“When it started becoming obvious that the coronavirus crisis and our brand launch were on a collision course, the thought was, well, do we go ahead with our old brand? Do we present ourselves to not just thousands, but millions of new people, new constituents, new citizens in our old dress, or do we put on who we plan to be for the next 100 years and greet them as such?”

This decision to push forward was a great strategic choice given the nature of the disease. The rebrand itself was a chance to give new meaning to a mark that was over 100 years old. This new message gained new relevance in the wake of the pandemic. Again, from Fitzgerald: 

About 100 years ago when American Lung Association decided to eradicate tuberculosis, they adopted this double-barred red cross from the Crusades as a symbol of a “crusade against tuberculosis.” Now, go figure, iconography that supports a crusade is not as popular today as it used to be. But even more germane, is that, even as an organization, we didn’t imbue that emblem with any meaning. With our refresh, our mark now has symbolism to us. The first bar in the cross stands for “education,” the second for “advocacy” and it’s held together with “research.” Even as we show our brand, every time we look at it, it reminds us of what is core to us.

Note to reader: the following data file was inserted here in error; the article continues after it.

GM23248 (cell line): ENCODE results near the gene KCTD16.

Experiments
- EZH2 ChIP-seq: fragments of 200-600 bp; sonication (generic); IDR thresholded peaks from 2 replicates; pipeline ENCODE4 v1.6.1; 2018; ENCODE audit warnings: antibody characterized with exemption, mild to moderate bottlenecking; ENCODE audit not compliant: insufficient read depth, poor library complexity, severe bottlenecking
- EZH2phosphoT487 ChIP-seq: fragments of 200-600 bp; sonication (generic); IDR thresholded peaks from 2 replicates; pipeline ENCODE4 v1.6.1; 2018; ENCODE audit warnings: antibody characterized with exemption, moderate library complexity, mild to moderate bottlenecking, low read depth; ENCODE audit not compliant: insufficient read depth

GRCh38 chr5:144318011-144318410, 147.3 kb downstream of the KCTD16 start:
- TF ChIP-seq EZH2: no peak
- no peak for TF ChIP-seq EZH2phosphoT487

American Lung Association Branding

The decision to move forward with the new branding actually makes the century-old organization feel as if it is shifting to meet a very acute need even as it prepares for the next 100 years. It also points to one potential opportunity you may be missing if you hit pause.

Right now, more of the world is living online than ever before. With limitations still looming on physical contact, people are broadening their horizons online. For many this means looking at new things. In B2B, geographic boundaries are falling, and companies are looking for partnerships on a broader scale. All this to say the audience for your rebranding is in a more focused space to hear your story. Many are looking for a new reason to count you in or out and a change in brand message or vision may be the story that puts you back on their radar. 

Things are changing. More and more companies and brands that feel like they are changing with the times are seen as being more responsive. This is supported by data from the Edelman Trust Barometer Special Report on COVID showing that 41% of consumers tried a new brand based on how it responded to the pandemic. Instead of being lost in the fray, if your brand update isn’t presented as solely self-serving (which hopefully it isn’t in the first place) it will be seen as a company evolving to meet an evolving world.

A Shift in Purpose to Serve a Growing Audience